|Lesson Plan: Plum Stone Dice Game
Illinois Goals and Standards addressed:
Grade Levels 4-8
Mathematics: Data Analysis and Probability
Goal 10: Collect, organize, and analyze data using statistical methods, predict results, and interpret uncertainty using concepts of probability.
- Standard A: Organize, describe, and make predictions from existing data.
- Late Elementary: 10.A.2c: Make predictions and decisions on data and communicate reasoning.
- Standard C: Determine, describe, and apply the probabilities of events.
- Late Elementary: 10.C.2a: Calculate the probability of a simple event.
- Middle/Junior High: 10.C.3a: Determine the probability and odds of events using fundamental counting principles.
- 10.C.3b: Analyze problem situations (board games, etc,) and make predictions about results.
Illinois State Museum Web site used:
MuseumLink Illinois Native American, Historic, The Illinois, Society, Recreation, Plum-stone dice
Objective: after reading about the game online and playing the game by keeping track of the odds for each throw, students will be able to predict possible outcomes and determine probability of structured events.
5 minutes to read materials and see actual dice on Web site
15 minutes to prepare stones
30 minutes to discuss probability complete Odds chart and
30 minutes to play game
one set per each team of
black acrylic paint
white acrylic paint
jar of water
5 plum stones
a bowl or basket
100 small counters such as tooth picks or beans (optional--used if keeping score)
Painting the stones: (one team member paints, the rest verify accuracy)
- Someone has prepared the plum stones by collecting them, washing and scraping them clean, drying them.
- The painter can paint straight from the tube or jar, cleaning brush thoroughly between colors (white first). Two stones are painted black on one side. Three stones are painted white on one side.
- Paint should be dry in 15 minutes.
Discussion can be in math class on probability, using students previous knowledge.
- Explain the situation involved; each simultaneous throw of five stones will yield one of a limited number of outcomes.
- Use the painted stones to throw and have class view outcome 1. The Odds Chart can be used here for the class to look at together, or later as an assessment tool.
- Students should be aware that there are 12 different outcomes possible, the odds are 1 in 12 of any one outcome, and the different odds of scoring 8, 3, 1, and 0 points.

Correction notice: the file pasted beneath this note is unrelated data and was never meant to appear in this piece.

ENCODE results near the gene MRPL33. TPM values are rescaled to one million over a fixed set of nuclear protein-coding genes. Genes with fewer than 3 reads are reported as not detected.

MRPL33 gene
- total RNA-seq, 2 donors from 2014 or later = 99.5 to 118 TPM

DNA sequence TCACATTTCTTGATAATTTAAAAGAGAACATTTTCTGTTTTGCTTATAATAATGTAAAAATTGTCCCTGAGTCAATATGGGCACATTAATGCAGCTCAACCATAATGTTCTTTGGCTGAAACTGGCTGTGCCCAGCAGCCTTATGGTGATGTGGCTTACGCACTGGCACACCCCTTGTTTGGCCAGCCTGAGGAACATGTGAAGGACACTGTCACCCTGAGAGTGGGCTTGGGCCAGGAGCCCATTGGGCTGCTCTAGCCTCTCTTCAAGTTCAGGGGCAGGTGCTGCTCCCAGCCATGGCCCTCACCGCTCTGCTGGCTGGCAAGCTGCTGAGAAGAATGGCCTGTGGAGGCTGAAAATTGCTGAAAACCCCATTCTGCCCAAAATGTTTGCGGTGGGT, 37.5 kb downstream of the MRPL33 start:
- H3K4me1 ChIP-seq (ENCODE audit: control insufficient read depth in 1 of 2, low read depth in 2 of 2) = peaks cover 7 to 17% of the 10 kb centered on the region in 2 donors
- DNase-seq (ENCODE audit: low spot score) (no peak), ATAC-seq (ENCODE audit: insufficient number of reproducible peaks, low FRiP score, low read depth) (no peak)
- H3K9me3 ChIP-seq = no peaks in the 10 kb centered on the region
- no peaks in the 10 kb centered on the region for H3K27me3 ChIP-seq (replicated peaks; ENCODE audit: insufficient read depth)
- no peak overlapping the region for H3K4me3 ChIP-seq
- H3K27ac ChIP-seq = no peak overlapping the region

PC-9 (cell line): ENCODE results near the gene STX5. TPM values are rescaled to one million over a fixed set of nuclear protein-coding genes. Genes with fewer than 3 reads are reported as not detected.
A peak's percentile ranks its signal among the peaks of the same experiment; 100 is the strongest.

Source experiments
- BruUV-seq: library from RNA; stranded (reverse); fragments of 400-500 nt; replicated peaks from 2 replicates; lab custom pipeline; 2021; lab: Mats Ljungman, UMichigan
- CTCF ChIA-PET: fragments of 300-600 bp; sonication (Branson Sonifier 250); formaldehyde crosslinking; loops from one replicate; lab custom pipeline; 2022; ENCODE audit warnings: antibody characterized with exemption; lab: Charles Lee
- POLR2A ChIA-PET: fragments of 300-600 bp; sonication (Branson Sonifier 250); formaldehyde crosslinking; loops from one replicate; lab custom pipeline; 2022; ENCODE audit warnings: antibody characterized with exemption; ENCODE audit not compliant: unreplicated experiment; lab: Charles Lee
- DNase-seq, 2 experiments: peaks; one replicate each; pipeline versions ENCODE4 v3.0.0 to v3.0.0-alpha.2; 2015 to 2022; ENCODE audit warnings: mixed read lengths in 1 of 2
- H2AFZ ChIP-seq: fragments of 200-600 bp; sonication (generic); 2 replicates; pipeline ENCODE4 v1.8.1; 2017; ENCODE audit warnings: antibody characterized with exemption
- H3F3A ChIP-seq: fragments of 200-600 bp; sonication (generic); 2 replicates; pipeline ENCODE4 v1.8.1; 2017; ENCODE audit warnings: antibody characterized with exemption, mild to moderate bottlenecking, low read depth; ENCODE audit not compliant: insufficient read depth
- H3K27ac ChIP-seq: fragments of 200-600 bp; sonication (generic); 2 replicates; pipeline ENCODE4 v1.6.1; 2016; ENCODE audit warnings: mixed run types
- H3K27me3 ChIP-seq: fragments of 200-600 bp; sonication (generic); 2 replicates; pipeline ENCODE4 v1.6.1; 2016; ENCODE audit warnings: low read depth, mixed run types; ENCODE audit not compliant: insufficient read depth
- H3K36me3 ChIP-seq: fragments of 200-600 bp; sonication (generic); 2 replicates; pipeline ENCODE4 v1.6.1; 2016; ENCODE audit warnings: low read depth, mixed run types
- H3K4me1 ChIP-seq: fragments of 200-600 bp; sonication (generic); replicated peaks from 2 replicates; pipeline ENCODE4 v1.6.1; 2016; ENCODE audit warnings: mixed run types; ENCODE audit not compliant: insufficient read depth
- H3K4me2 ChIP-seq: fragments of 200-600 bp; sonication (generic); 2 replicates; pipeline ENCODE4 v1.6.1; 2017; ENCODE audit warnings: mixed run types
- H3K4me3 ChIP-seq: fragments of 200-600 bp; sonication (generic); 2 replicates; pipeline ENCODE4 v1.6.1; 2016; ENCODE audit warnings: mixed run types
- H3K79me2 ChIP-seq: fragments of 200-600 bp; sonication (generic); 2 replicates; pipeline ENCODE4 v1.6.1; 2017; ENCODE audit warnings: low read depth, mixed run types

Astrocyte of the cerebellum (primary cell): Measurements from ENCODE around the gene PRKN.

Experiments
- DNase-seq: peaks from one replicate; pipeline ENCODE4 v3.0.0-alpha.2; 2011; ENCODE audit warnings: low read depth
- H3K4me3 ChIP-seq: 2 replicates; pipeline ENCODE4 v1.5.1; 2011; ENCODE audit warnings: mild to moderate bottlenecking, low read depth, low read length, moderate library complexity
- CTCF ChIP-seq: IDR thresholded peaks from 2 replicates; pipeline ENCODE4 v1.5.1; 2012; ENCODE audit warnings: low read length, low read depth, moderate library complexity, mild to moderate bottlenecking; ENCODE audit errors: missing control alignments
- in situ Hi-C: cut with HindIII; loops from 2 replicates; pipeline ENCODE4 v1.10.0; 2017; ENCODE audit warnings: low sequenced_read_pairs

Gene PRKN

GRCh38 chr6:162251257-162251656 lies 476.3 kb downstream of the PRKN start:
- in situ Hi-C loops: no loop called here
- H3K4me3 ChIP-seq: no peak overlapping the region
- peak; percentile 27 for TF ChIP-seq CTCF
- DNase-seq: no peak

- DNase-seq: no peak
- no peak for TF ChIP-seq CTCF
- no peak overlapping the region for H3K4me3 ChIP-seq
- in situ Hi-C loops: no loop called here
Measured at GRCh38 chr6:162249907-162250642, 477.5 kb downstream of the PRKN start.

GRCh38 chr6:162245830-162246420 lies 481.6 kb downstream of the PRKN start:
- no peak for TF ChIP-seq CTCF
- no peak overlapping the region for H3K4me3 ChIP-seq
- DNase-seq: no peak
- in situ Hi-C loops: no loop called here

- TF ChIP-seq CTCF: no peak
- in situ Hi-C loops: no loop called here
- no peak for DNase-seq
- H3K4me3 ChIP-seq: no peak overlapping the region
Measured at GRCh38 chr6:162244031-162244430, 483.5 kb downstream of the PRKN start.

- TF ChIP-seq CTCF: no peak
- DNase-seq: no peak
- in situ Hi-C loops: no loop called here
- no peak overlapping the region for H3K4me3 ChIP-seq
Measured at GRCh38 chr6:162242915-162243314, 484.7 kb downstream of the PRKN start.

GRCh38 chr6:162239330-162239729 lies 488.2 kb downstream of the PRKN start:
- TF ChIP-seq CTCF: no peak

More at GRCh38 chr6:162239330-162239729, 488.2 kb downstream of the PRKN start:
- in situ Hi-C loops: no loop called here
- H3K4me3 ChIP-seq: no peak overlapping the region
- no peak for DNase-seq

Playing the game should be limited to 15 - 30 minutes per team of 2-4 members.
- Students should be predicting the odds orally to each other for practice as they play.
- Teacher can assess progress by asking questions of various members as to their odds on the next throw of an outcome.
Scoring is optional, but may add incentive to stay on task.
- Players decide on a goal of points; the first player or team to reach the goal 'wins' (It might be worthwhile to have a rule that the winners must be able to reiterate the odds of various scores orally to be declared the winner, or they will default)
If this activity is part of a unit on probability, questions about it could be included on a quiz. If the activity is interdisciplinary for social studies, the Odds Chart could be used again as a culminating assessment.
See other web sites and books for similar games to predict odds with different rules of scoring and numbers of dice.
Look at the scoring chart as you play. Predict the probability of the point-scoring combinations you want to score.
There are two groups of dice:
Dice 1 and 2 (black on one side, natural on the other side)
Dice 3,4, and 5 (white on one side, natural on the other side)
All dice are thrown at the same time.
Out of the 12 possible combinations you can throw, how many earn points?
Changing those odds to percentages, what % chance do you have to score each time?
What are the odds that you will score 8 points on one throw?
Culin, Stewart. Games of the North American Indians. University of Nebraska Press, 1992. Vols. 1,2. First published as the 24th Annual Report of the Smithsonian Institution's Bureau of American Ethnology in 1907. (A comprehensive work dividing American Indian games into two classes--games of chance and games of dexterity- with a tabular index to tribes and games. Based on museum collections. 846 p.)
Fletcher, Alice. C. Indian Games and Dances with Native Songs. Reprint of 1915 edition. University of Nebraska Press, 1994.. (Part II of the book describes hazard games, guessing games, and ball games.)
Macfarlan, Allan and Paulette Macfarlan. Handbook of American Indian Games. Dover Publications, Inc., 1985.
Miller, Jay. American indian games. Children's Press, 1997. One of the True Book series. Includes information on sources and listservs on the WWW.
Anderson, Madelyn. North American Indian games. To be published in March 2000.
NativeTech: Native American Technology and Art site includes games and references for various sections of the country